4 Original source of this line: Sady Doyle. Ordinarily I wouldn't give credit, but ordinarily I'd try harder to change the line to make it my own, too. Also I think Sady is awesome.
5 Seriously, like two thirds of the name is "aceacaceaeceae." How are my fingers supposed to keep that straight? I suppose at least I can be grateful that I'll probably never have to prounounce it.
6 For the record, I'm not actually accusing TPL of being lazy. I'm sure they have their reasons for classing all these together, which are all scientifically-based and everything. I'm agreeing out of laziness, though.


Hermes said...

Amusing post. I rather like taxonomy being in flux, annoying as it may be at times. Thus Science moves forward. Its too much cerrtainty that I distrust.

Pat said...

As Missouri Botanical Garden run Tropicos we can assume this collaboration with Kew trumps any previous lists. I'll certainly be using it in future. I didn't know I was growing so many sparrow grasses.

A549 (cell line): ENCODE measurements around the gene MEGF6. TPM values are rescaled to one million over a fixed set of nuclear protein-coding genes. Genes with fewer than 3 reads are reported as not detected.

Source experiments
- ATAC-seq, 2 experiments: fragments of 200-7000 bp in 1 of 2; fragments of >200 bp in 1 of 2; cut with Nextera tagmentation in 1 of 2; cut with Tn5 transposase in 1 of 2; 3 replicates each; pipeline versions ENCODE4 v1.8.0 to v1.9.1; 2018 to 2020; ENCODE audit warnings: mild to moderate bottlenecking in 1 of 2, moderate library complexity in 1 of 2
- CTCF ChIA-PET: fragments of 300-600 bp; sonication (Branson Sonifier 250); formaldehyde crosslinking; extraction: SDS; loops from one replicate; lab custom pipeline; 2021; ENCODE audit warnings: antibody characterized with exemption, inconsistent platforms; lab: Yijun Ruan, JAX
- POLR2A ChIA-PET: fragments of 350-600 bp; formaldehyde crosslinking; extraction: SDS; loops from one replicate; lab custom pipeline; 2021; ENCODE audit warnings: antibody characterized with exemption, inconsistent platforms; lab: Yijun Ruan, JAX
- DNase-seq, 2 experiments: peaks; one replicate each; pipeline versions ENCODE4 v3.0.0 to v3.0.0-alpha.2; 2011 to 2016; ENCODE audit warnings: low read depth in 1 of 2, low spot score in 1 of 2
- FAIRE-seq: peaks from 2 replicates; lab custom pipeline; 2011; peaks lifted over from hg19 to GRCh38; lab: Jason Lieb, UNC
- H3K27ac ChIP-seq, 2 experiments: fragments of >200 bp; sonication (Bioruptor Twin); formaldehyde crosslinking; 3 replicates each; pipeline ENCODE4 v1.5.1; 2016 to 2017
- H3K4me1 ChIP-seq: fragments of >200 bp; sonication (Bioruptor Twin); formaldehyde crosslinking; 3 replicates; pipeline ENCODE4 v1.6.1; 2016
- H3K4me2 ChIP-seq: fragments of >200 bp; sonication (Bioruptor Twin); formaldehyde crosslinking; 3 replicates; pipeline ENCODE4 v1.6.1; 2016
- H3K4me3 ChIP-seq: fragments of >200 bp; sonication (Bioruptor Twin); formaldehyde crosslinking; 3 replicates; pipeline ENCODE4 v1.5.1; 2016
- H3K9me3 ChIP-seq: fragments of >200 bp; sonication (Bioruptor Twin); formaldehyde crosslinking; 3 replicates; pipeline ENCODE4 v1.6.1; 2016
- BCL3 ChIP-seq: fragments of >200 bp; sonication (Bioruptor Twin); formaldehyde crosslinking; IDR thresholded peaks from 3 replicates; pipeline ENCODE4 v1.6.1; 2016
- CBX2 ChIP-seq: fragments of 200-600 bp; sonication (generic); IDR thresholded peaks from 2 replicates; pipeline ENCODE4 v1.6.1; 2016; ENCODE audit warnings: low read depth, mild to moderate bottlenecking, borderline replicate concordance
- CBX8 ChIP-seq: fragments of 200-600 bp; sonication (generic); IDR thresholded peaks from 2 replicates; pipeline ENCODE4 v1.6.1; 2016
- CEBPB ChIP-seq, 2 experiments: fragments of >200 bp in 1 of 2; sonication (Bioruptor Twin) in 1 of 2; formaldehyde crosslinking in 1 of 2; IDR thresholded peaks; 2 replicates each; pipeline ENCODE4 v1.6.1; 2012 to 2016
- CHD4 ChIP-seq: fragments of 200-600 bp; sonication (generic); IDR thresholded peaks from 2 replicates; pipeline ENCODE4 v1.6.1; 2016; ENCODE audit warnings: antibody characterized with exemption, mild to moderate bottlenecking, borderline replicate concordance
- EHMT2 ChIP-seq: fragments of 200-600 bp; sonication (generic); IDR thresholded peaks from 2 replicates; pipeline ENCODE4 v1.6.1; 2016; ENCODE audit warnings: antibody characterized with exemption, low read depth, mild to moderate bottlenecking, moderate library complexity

Paul said...

Plant taxonomy like astrology for plants- amusing and confounding and a joke on anyone who takes it too seriously.

Anonymous said...

Ah! Gene sequencing etc. are part of what's happening, but you are also encountering the great battle between the "Lumpers" and the "Splitters." I think you are a lumper. Welcome to the fold! Though the splitters will tell you we take pretty much anyone.

CelticRose said...

@Anonymous: Lol!

I pretty much gave up on taxonomy a long time ago. It changes too often and no one can agree on what to call anything. I just use whatever name will be recognizable to most people and don't lose any sleep over whether it's "correct" or not.

mr_subjunctive said...

Anonymous at 6:23 PM:

Temperamentally, I think I'm actually a splitter. (One could argue that a true lumper wouldn't bother to figure out the families of his plants in the first place: he'd just call them all plants and move on.) It's only when I have no way of determining what's going on and expect it all to be thrown out within ten years anyway that I become a lumper.

Peter said...

We don't agree with the lumping. I don't have a definitive other answer, but I can assure you that lumping is bad.

B. said...

A good aggregator of authorities on taxonomy is, the Encylopedia of Life. It seems to eschew the Junk Drawer effect of polyphyleticism.